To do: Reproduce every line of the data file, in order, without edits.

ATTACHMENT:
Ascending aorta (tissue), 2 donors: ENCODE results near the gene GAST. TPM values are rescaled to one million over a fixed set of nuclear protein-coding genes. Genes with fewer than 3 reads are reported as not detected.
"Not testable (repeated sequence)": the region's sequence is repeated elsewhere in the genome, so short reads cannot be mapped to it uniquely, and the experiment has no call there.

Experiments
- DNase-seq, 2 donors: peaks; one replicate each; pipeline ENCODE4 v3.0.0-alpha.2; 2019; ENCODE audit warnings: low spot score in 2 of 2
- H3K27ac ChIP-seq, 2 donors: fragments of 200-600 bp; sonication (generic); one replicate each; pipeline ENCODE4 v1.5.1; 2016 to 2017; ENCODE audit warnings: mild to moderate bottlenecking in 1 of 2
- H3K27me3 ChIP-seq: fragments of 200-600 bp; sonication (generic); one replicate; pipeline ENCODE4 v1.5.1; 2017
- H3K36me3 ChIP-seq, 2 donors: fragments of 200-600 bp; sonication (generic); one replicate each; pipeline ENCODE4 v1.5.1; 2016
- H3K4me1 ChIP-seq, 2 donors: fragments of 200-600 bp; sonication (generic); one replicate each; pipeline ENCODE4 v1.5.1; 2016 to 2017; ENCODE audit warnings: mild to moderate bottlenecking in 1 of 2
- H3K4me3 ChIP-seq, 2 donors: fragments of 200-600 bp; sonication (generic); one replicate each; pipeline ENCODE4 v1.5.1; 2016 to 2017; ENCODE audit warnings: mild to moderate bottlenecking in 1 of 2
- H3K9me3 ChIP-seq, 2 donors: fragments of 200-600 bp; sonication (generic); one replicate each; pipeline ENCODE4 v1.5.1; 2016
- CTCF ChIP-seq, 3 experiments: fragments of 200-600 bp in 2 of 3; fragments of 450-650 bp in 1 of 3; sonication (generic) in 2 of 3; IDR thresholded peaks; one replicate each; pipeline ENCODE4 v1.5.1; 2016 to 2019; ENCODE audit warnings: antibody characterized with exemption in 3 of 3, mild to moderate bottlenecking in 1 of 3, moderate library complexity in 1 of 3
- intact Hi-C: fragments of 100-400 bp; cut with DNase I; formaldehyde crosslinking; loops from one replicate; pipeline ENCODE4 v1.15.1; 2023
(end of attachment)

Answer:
Ascending aorta (tissue), 2 donors: ENCODE results near the gene GAST. TPM values are rescaled to one million over a fixed set of nuclear protein-coding genes. Genes with fewer than 3 reads are reported as not detected.
"Not testable (repeated sequence)": the region's sequence is repeated elsewhere in the genome, so short reads cannot be mapped to it uniquely, and the experiment has no call there.

Experiments
- DNase-seq, 2 donors: peaks; one replicate each; pipeline ENCODE4 v3.0.0-alpha.2; 2019; ENCODE audit warnings: low spot score in 2 of 2
- H3K27ac ChIP-seq, 2 donors: fragments of 200-600 bp; sonication (generic); one replicate each; pipeline ENCODE4 v1.5.1; 2016 to 2017; ENCODE audit warnings: mild to moderate bottlenecking in 1 of 2
- H3K27me3 ChIP-seq: fragments of 200-600 bp; sonication (generic); one replicate; pipeline ENCODE4 v1.5.1; 2017
- H3K36me3 ChIP-seq, 2 donors: fragments of 200-600 bp; sonication (generic); one replicate each; pipeline ENCODE4 v1.5.1; 2016
- H3K4me1 ChIP-seq, 2 donors: fragments of 200-600 bp; sonication (generic); one replicate each; pipeline ENCODE4 v1.5.1; 2016 to 2017; ENCODE audit warnings: mild to moderate bottlenecking in 1 of 2
- H3K4me3 ChIP-seq, 2 donors: fragments of 200-600 bp; sonication (generic); one replicate each; pipeline ENCODE4 v1.5.1; 2016 to 2017; ENCODE audit warnings: mild to moderate bottlenecking in 1 of 2
- H3K9me3 ChIP-seq, 2 donors: fragments of 200-600 bp; sonication (generic); one replicate each; pipeline ENCODE4 v1.5.1; 2016
- CTCF ChIP-seq, 3 experiments: fragments of 200-600 bp in 2 of 3; fragments of 450-650 bp in 1 of 3; sonication (generic) in 2 of 3; IDR thresholded peaks; one replicate each; pipeline ENCODE4 v1.5.1; 2016 to 2019; ENCODE audit warnings: antibody characterized with exemption in 3 of 3, mild to moderate bottlenecking in 1 of 3, moderate library complexity in 1 of 3
- intact Hi-C: fragments of 100-400 bp; cut with DNase I; formaldehyde crosslinking; loops from one replicate; pipeline ENCODE4 v1.15.1; 2023